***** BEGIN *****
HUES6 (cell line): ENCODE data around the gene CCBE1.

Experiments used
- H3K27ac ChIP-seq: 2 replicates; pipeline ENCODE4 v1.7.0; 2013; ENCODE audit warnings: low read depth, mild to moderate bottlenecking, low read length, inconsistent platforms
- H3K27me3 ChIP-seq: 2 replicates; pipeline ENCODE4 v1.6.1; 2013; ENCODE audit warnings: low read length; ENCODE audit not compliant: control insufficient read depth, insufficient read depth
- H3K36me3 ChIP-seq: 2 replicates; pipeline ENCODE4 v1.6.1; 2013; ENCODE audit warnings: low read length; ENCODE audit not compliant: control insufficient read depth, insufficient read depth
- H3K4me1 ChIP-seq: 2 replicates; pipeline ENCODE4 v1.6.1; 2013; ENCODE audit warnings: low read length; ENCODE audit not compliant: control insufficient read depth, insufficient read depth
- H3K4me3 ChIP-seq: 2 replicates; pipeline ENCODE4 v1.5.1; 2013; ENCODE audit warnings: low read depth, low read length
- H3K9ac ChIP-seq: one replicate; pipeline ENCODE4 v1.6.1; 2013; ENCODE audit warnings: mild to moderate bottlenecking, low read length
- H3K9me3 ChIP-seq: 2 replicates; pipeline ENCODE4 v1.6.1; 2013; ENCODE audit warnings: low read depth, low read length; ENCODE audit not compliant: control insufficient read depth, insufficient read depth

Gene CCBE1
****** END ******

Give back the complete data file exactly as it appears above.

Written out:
HUES6 (cell line): ENCODE data around the gene CCBE1.

Experiments used
- H3K27ac ChIP-seq: 2 replicates; pipeline ENCODE4 v1.7.0; 2013; ENCODE audit warnings: low read depth, mild to moderate bottlenecking, low read length, inconsistent platforms
- H3K27me3 ChIP-seq: 2 replicates; pipeline ENCODE4 v1.6.1; 2013; ENCODE audit warnings: low read length; ENCODE audit not compliant: control insufficient read depth, insufficient read depth
- H3K36me3 ChIP-seq: 2 replicates; pipeline ENCODE4 v1.6.1; 2013; ENCODE audit warnings: low read length; ENCODE audit not compliant: control insufficient read depth, insufficient read depth
- H3K4me1 ChIP-seq: 2 replicates; pipeline ENCODE4 v1.6.1; 2013; ENCODE audit warnings: low read length; ENCODE audit not compliant: control insufficient read depth, insufficient read depth
- H3K4me3 ChIP-seq: 2 replicates; pipeline ENCODE4 v1.5.1; 2013; ENCODE audit warnings: low read depth, low read length
- H3K9ac ChIP-seq: one replicate; pipeline ENCODE4 v1.6.1; 2013; ENCODE audit warnings: mild to moderate bottlenecking, low read length
- H3K9me3 ChIP-seq: 2 replicates; pipeline ENCODE4 v1.6.1; 2013; ENCODE audit warnings: low read depth, low read length; ENCODE audit not compliant: control insufficient read depth, insufficient read depth

Gene CCBE1